Figure 01 shows direct dependence of the external debt on the country’s foreign reserves. Thus, when the monetary deficit occurred in the country due to money withdrawal from the Russian economy and accumulation in foreign reserves, the external debt immediately grew, both of the RF and the Russian corporations, which reimbursed the money deficit by credits in foreign banks. The closeness of the lines of the RF external debt and foreign reserves indicates that the volume of monetary funds’ input and output is about the same; this again proves the senselessness of the economy “exsanguinations” implemented by the authorities. Apparently, such circulation of money is advantageous only for foreign banks, giving them additional opportunities for influencing the Russian economy.

To estimate the closeness between indicators in Fig. 1 , we build three regression models.

The first regression model is based on quarterly absolute values of the RF external debt and foreign reserves in USD mln from 1 January 2003 till 1 April 2018 (the total of 62 observations), using the data from the Russian Central Bank website. The explained variable is the value of the RF external debt (further – ED RF) and the explanatory variable is the value of the RF foreign reserves (further – FR RF):

FR RF = -15239.7 + 0.845* ED RF + е (1)

(-0.6) (16)

In brackets below the formula in this and further models, the values of t-statistics are given. This model shows a very good connection between the studied indicators. For them, R2 is 0.81; t-statistics is 16; F-value is 0.0000, F-statistics is 256. The positive sign in the model indicates the presence of direct connection between these indicators. Thus, the model shows that the RF external debt grows with the growth the RF foreign reserves.

The second regression model is based on quarterly absolute values of the RF external debt and the RF corporate external debts in USD mln from 1 January 2009 till 1 April 2018 (the total of 38 observations), using the data from the Russian Central Bank website. The explained variable is the value of the RF corporate external debts (further – CED RF) and the explanatory variable is ED RF:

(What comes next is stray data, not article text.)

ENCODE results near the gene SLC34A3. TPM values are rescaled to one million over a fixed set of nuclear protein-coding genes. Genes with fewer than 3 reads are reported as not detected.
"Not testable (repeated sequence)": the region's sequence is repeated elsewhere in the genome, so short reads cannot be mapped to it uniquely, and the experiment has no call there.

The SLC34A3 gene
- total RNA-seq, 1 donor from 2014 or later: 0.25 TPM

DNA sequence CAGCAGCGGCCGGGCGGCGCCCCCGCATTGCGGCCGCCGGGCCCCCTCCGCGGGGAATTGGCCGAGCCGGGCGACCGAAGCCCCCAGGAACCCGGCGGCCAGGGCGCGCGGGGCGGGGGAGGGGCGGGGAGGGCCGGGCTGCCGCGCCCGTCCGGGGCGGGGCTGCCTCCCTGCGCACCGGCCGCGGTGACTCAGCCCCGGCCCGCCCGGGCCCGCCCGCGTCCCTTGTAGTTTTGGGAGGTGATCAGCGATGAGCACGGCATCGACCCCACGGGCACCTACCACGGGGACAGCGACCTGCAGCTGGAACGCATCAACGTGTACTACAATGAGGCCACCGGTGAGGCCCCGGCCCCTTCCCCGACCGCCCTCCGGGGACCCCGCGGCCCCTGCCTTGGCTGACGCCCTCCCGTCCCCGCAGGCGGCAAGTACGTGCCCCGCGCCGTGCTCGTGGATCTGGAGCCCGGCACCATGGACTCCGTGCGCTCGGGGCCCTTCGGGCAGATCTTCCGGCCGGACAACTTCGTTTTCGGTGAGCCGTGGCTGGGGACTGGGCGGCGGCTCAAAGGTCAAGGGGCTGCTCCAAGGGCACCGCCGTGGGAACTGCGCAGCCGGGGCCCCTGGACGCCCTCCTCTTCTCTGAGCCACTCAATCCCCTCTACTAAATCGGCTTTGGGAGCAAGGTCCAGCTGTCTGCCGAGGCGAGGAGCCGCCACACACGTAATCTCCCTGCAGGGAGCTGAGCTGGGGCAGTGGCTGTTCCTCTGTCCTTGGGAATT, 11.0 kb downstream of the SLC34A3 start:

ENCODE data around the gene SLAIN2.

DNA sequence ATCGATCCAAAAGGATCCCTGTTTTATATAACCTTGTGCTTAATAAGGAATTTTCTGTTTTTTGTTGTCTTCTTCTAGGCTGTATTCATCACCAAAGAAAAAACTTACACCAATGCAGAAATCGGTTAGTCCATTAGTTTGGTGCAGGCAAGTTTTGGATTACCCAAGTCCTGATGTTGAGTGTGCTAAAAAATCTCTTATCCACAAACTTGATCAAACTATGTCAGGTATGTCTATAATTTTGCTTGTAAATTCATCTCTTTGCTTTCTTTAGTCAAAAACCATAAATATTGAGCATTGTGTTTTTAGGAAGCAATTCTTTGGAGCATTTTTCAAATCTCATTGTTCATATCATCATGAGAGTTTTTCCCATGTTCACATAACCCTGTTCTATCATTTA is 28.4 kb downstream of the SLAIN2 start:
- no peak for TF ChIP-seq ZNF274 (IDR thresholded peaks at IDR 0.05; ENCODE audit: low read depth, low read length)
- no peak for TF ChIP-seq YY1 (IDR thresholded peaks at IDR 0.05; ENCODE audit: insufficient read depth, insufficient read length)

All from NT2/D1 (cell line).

CED RF = 233590.8 + 2.933* ED RF + е (2)

(7.33) (10.37)

Regression model (3) is based on the same data as the model (2), but its explained variable is ED RF and the explanatory variable is CED RF:

ED RF = -32103.8 + 0.255* CED RF + е (3)

(-2.32) (10.37)

In models (2) and (3), the connection between the studied indicators is very good. In them, R2 is 0.74; t-statistics is 10.37; F-value is 0.0000, F-statistics is 107. The positive sign in the models indicates the presence of direct connection between these indicators. Thus, the models show that the RF external debt grows with the growth the RF corporate external debt, and vice versa, the RF corporate external debt grows with the growth the RF external debt. This confirms that the demand for money in Russia is determined by the external conditions, i.e., worsening of the economy functioning influences similarly on the state authorities and the corporate sector, making them increase the volumes of external credits and loans.

Thus, regression models confirm the close connection between the values of external debt and foreign reserves; this indicates the erroneousness of withdrawal money from the Russian economy to foreign reserves, as the demand for money will persist and it will be reimbursed by external borrowings. At that, the situations which make the state increase its external debt also influence the domestic organizations, making them increase their debts too.

Conclusion

The carried-out research confirms the necessity to reject the excessive simplicity of the classical economic theory conceptions, propagated in our country due to IMF recommendations and works by Western scholars, “creatively” reviewing the classical rules and regularities of macroeconomy functioning. The reason is that the Russian economy usually functions within the frameworks of exceptions and limitations related to the classical ideas of economic theory. This demands rejecting the Western recipes and transfer to new managerial decisions for the development of the Russian macroeconomy.

References

  1. Al Husseini, A.K., Taleb, A.H., & Saadoun, A. (2018). Assess the experience of targeting inflation in Iraq (a standard study for the period 2000-2015). Journal of the Faculty of Management and Economics for Economic Studies, 681 (27), 181-212.